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3 Bumps

School Nurse denies Child his Inhaler

This just ticked me off. What do you think??

Answer Question

Asked by tracy0812 at 2:17 PM on May. 25, 2012 in Politics & Current Events

Level 16 (2,563 Credits)
Answers (26)
  • I have several thoughts. If that nurse didn't ccall 911 I would be doing anything in my power to have her fired. Secondly..Mom is partly to bame. At our school you may not have ANY medicine on your person. If you need to have access at school you get a paper from the Dr stating perscription and dosage. A separate inhaler ion this case would be perscribed to be left at school and administered by the nurse. It is a fail-fail situation that was totally preventable.

    Answer by GrnEyedGrandma at 2:27 PM on May. 25, 2012

  • Makes me want to strangle that nurse and let her beg for air...

    Answer by LostSoul88 at 2:29 PM on May. 25, 2012

  • We all have to follow the rules set by the school (some are ridiculous and completely void of any common sense).

    There is no excuse for refusing to call 911 when a student is in clear distress.

    Answer by meooma at 2:31 PM on May. 25, 2012

  • I would be beyond pissed. Coming from someone who has athsma...I can totally relate
    it is a freaking inhaler and for them to just not DO something to help him? NOT OK

    When I was in grade school-I had a PE teacher who would call my mother and tell her how I was faking having attacks when he'd make us run and whatnot. I remember one time it was really bad and I was in pain, and freaked out because I could
    NOT breath and he kept telling me to stop pretending...UGH

    Answer by charlotsomtimes at 2:32 PM on May. 25, 2012

  • The link to the article did not work but that sounds ludacris. The laws are different everywhere, but here if a child has a medication.. All the parent has to do is bring a signed form from the doctor instructing when it is needed and the dosage. It is kept in the nurse's station and administered by the nurse per the instructions from the doctor. I'm assuming it was a rescue inhaler. An asthma attack is an emergency. The longer treatment is denied, the greater the danger. If there was no doctors authorization, she should have at least called the child's doctor and mother to fax a release to the school. If she was unwilling to do that then she should have called 911 if the child was having an attack.. There needs to be an emergency protocol for instances like this. A child's airway isn't gonna stay open waiting for 20 phone calls and faxes. Be sure school always has up to date list of meds, forms and signatures .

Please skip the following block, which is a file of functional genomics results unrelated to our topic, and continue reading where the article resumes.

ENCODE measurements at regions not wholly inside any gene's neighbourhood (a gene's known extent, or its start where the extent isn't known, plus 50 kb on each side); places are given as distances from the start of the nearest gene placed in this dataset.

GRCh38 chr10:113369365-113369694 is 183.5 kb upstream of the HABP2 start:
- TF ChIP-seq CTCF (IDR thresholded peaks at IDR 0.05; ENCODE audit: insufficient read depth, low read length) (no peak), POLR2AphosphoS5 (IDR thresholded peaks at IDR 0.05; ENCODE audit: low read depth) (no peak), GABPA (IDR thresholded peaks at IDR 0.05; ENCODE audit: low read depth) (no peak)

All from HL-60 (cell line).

Answer by LBoogie0617 at 2:40 PM on May. 25, 2012

  • Does no one else think it's just downright stupid that a teenager with asthma can't carry their own inhaler at school anymore? They can carry it everywhere else. Zero tolerance policies put some children's health at risk.

    Answer by SWasson at 2:44 PM on May. 25, 2012

  • If that 'nurse' actually is an RN, she should lose her license permanently. If that 'nurse' is just assigned to work in the nurses office and has no actual medical training, she should go to jail.

    If it had been my son, someone from the school would have had to call 911 for the nurse and the cops on me ~ and my child would not be going back unless/until I had a statement written in blood and a lot of other proof that idiots were not ever again going to be the ones making life and death decisions for my child.

    Answer by Farmlady09 at 2:55 PM on May. 25, 2012

  • And I also feel older children who know how to properly use their inhalers be allowed to keep them on their person. Then they won't have to wait 15 minutes to walk to nurse's station. Most kids are capable of knowing when they need their inhaler. If they have to use it, they can walk to the nurse's station to be observed for a while to be sure the meds are working. I was allowed to carry my inhaler at school. It never caused trouble and I was able to access it before the attack had gotten out of control. They have set so many rules these days to make everything safe, but I think it's been taken a little too far. Rescue meds should be immediately accessible to a child who is proficient in it's use. And if a parent has a child with a medical condition they are responsible for telling the school about it and have all forms needed for school policies and state laws in regard to medicines. No child should be refused treatment.

    Answer by LBoogie0617 at 2:56 PM on May. 25, 2012

  • I didn't read the article cause I can't do links at work.

    My son has been out of school for a few years, 6 I think, but by the time he got to HS, he DID carry his inhaler on his person. A right he had because we had all the proper paperwork on file with the school and local hospital. The key was making sure (as in pro-active parent) to know what rights he had and how to make sure he got them. (for him asthma was a life or death situation). When you have a child with special needs, metal, physical, social, etc. it is your job to be on top of what your child needs and to make sure they get it, not waiting for something to happen then cry "not fair"


    Answer by emptynstr at 3:09 PM on May. 25, 2012

  • Why was his backpack searched? If it was taken from him on Friday, why didn't the mom know about it on Friday. The school should have called her saying they had taken it.

    That aside, that "nurse" didn't do her job at all. A real nurse would have been fighting for the kid regardless of anything else, least of all what time her shift ended.

    Answer by May-20 at 3:09 PM on May. 25, 2012

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